The Open Rights Group is a grassroots digital rights advocacy organisation based in the UK. It aims to increase awareness of digital rights issues, help foster grassroots activity and preserve civil liberties in the digital age. It is funded by individual donations and small grants.


1. The Open Rights Group is a community of enthusiastic volunteers and renowned technology and policy experts, supported by a small team of core staff. We are funded by regular donations from our 500+ supporters and small, campaign-based grants. See About the Open Rights Group section at the end of this document. We asked our community to respond to the consultation via our fledgling e-consultation tool available at http://www.openrightsgroup/consult See for more details.
2. House of Lords Science and Technology Committee Personal Internet Security 10 August 2007
3. ibid
4. See Press Association “Banks 'dumped personal information in bins'” The Guardian 13 March 2007,,2032962,00.html. A list of “UK Privacy Debacles” is collaboratively maintained at
5. The Data Protection Act was labelled “expensive bureaucracy” by the Conservative policy group in their recent publication Freeing Britain to Compete
6. See “Stores at War: winning secrets” 4 June 1999


The Information Commissioner’s Office is consulting on its Data Protection Strategy, which sets out how it intends to minimise data protection risk. The document is aimed at major stakeholders and spells out the basis on which the ICO select the issues on which to engage; the outcomes we seek; and the approach taken to engagement. Submissions should be send to by 28 September 2007, with 'Data protection strategy consultation' in the header.

Excerpts from 'ICO launches new data protection strategy' press release:

  • Concerned with maximising ICO's long-term effectiveness in bringing about good practice
  • Directing their data protection resources to scenarios with the greatest risk of harm through improper use of personal information.
  • David Smith, Deputy Information Commissioner, said: "Our vision is of a society where respect for personal information is guaranteed ... where organisations inspire trust by meeting reaosnable expectations of integrity, security and fairness in the collection and use of personal information. A society where individuals understand how their information is used and are aware of their rights and are confident in using them. Our strategy is all about turning this vision into a reality."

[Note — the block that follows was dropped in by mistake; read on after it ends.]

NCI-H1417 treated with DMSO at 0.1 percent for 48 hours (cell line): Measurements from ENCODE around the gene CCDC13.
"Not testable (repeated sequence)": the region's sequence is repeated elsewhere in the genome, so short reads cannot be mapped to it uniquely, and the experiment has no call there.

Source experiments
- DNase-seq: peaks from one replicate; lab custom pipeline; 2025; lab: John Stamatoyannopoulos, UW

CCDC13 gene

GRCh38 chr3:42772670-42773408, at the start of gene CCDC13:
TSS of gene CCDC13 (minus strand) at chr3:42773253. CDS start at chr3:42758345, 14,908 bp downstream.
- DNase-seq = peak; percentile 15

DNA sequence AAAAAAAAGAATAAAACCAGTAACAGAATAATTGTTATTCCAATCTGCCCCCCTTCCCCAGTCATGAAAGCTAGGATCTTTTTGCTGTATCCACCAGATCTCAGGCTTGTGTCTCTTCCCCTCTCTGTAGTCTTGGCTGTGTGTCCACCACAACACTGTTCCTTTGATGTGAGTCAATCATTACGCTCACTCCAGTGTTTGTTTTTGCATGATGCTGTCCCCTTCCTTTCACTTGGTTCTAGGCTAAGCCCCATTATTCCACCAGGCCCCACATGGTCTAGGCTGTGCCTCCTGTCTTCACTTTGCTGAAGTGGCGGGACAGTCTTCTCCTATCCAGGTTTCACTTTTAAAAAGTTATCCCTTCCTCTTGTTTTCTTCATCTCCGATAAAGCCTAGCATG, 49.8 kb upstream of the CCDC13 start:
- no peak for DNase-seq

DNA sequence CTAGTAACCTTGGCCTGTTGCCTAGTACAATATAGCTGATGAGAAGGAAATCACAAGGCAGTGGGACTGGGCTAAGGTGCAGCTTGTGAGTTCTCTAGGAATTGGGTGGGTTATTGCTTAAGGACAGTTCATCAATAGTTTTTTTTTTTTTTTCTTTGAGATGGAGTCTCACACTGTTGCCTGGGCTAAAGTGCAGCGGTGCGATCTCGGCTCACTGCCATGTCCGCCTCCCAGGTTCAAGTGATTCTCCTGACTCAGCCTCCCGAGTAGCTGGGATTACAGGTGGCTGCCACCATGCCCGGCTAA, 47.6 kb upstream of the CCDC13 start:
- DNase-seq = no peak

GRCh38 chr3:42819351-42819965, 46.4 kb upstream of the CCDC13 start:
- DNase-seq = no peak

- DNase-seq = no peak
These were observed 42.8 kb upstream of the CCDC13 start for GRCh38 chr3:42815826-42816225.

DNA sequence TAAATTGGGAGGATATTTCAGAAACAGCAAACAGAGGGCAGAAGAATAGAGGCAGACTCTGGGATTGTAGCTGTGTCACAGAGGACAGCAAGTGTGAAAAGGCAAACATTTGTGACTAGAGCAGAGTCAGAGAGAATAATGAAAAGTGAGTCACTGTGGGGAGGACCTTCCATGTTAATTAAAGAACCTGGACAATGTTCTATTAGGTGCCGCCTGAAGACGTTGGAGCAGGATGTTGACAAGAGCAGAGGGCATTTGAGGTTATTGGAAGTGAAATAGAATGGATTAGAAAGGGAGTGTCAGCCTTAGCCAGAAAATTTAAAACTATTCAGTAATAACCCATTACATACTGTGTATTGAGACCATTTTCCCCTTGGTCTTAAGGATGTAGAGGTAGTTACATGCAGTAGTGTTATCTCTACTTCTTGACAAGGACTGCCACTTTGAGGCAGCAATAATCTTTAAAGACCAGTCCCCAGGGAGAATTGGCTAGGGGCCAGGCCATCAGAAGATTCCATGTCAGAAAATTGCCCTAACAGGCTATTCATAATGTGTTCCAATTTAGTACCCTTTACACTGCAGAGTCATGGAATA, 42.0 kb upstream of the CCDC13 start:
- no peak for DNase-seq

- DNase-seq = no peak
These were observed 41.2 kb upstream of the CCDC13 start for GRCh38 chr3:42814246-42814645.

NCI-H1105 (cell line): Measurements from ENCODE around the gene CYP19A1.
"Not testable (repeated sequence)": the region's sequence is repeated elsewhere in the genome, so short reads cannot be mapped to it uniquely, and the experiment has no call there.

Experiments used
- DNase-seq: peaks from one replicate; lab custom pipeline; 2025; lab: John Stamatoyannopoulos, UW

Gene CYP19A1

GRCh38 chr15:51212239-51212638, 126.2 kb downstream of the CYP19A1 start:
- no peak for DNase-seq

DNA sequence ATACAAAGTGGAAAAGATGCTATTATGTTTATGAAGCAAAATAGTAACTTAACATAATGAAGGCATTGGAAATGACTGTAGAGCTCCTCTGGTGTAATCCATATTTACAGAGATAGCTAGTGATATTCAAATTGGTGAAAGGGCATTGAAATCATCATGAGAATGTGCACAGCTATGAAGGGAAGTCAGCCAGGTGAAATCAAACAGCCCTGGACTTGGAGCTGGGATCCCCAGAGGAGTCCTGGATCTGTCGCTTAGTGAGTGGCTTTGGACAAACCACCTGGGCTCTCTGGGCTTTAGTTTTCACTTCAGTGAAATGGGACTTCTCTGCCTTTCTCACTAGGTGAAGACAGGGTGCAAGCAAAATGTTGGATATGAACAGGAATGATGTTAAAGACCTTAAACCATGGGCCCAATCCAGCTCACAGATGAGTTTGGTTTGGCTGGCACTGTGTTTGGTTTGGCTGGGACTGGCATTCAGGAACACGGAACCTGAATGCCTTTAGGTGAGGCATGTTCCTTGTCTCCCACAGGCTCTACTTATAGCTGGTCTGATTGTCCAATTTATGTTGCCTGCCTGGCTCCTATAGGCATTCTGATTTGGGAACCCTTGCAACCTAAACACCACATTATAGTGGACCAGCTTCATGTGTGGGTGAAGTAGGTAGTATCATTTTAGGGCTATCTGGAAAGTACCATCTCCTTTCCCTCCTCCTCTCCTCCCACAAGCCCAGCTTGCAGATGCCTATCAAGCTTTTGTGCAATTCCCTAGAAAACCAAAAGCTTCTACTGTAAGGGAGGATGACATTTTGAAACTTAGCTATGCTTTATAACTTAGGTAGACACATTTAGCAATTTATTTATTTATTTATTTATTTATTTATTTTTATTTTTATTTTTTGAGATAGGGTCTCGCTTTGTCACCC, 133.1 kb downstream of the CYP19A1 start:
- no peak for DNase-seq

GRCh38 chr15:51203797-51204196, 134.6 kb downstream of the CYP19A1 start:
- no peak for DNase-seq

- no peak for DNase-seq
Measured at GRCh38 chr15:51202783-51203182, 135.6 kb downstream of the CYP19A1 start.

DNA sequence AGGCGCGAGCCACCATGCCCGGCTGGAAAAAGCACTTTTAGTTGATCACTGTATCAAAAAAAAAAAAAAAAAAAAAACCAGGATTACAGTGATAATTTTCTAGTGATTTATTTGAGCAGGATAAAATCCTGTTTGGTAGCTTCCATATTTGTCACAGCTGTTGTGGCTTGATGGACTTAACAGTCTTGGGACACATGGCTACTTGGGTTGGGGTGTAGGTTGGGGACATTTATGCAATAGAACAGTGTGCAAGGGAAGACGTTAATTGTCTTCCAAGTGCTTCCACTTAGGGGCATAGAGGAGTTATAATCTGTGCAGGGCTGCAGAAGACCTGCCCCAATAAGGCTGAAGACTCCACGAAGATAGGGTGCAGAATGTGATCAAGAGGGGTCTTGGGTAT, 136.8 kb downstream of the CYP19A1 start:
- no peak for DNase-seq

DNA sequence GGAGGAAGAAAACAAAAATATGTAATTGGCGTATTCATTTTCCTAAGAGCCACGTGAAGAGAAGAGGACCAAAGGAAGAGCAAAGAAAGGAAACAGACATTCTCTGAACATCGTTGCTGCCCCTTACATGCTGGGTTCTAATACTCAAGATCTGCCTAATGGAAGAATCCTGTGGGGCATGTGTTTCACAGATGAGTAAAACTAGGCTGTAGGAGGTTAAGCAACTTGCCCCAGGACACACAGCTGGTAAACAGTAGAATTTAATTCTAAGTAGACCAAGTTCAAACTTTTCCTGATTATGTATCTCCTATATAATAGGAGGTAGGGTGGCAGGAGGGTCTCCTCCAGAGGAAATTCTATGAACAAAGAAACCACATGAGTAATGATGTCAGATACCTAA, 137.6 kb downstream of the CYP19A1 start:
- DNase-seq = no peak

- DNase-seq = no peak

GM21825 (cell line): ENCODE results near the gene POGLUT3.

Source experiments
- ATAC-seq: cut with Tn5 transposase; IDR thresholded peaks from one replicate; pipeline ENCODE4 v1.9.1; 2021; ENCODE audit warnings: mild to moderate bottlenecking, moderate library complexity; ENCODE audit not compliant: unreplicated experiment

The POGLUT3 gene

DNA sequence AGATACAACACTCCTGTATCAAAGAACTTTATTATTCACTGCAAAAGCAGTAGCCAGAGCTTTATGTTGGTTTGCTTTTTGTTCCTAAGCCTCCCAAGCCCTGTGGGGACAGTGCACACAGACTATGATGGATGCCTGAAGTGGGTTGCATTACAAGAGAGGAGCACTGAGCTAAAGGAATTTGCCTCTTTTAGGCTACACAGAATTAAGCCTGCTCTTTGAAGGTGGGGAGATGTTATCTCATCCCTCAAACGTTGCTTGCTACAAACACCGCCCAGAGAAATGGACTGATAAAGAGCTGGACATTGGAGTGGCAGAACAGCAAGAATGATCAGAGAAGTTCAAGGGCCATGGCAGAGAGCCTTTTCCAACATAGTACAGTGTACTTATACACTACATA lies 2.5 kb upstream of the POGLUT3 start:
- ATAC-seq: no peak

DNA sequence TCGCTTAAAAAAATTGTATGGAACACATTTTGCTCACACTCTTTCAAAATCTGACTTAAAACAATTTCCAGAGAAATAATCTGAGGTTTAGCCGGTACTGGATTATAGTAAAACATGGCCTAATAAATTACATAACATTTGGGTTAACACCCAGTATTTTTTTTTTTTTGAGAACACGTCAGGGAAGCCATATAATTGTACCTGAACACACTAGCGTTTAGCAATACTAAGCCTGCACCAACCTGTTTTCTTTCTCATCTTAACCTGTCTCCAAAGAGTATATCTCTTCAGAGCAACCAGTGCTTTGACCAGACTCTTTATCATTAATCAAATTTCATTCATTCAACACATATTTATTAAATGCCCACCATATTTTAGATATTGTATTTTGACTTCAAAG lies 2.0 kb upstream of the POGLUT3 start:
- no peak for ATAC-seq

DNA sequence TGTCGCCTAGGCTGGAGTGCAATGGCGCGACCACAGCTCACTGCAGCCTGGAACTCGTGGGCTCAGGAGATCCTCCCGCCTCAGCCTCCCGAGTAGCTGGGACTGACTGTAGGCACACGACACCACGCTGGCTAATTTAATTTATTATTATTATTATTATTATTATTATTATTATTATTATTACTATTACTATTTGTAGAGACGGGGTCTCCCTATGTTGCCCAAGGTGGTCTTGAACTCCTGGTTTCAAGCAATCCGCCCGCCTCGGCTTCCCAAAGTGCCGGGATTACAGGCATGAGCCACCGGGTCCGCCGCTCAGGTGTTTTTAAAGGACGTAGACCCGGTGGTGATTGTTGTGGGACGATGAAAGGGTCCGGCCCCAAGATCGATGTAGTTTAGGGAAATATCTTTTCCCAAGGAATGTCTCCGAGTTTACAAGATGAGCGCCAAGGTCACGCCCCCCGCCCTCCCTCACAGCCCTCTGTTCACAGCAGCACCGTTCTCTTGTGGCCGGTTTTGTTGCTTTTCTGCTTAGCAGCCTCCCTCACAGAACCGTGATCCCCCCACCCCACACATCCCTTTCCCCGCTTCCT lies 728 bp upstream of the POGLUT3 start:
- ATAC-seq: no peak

Consultation document

The 'Data Protection Strategy - Consultation Draft' does not ask specific questions, but is only 20 pages of plain english text, so a relatively quick read. Here's my notes:

Our vision and our purpose

  • Flowery PR-speak about 'integrity, security and fairness'
  • Primarily concerned with regulating the processing of personal data by the state, by businesses and by other organisations ad not with processing by individuals in their purely personal capacity.
  • Compliance with the legal system is the main goal, but not an end in itself so is combined with the promotion of good practice.

This strategy

How the ICO will minimise data protection risk by selecting:

  • the issues on which to engage
  • the outcomes we seek; and
  • the approach taken to engagement

(Excludes specific areas such as case handling and the use of formal powers to take regulatory action)

Our approach

Limited resources => selective with interventions => apply limited resources in ways that deliver the maximum return in terms of a sustained reduction in data protection risk => focus is the risk of harm through improper use of personal information

Focus is on 1. real likelihood of serious harm 2. long term difference 3. working closely with others

Unrealistic to remove all risk; instead moderate the most serious risks and protect those most vulnerable to improper use of their information.

Not simply improving (i.e guidance, persuasion, regulatory action) organisations, but also influencing the market or political environment in which they operate (i.e. seek to influence legislature, devolved administrations, stakeholders and representative bodies)

  • "Strengthening public confidence in data protection by taking a practical, down to earth approach - simplifying and making it easier for the majority of organisations who seek to handle personal information well, and tougher for the minority who do not".

Data protection risk

Defines 'harm' (as in "minimise the risk of harm through improper use of personal information") in both the individual and societal context:

  • Individual suffering because personal information about them is
    • inaccurate, insufficient or out of date;
    • excessive or irrelevant;
    • kept for too long;
    • disclosed to those who ought not to have it;
    • used in unacceptable or unexpected ways beyond their control; or
    • not kept securely.
  • Societal harm arising from improper use of personal information can have multiple causes:
    • excessive intrusion into private life which is widely seen as unacceptable;
    • loss of personal autonomy or dignity;
    • arbitrary decision-making about individuals or their stigmatisation or exclusion;
    • the growth of excessive organisational power;
    • a climate of fear, suspicion of lack of trust

Setting priorities

Priorities (important to give value in return for limited public money, and ensure regulatory burden is proportionate) will be influence by :

How serious and how likely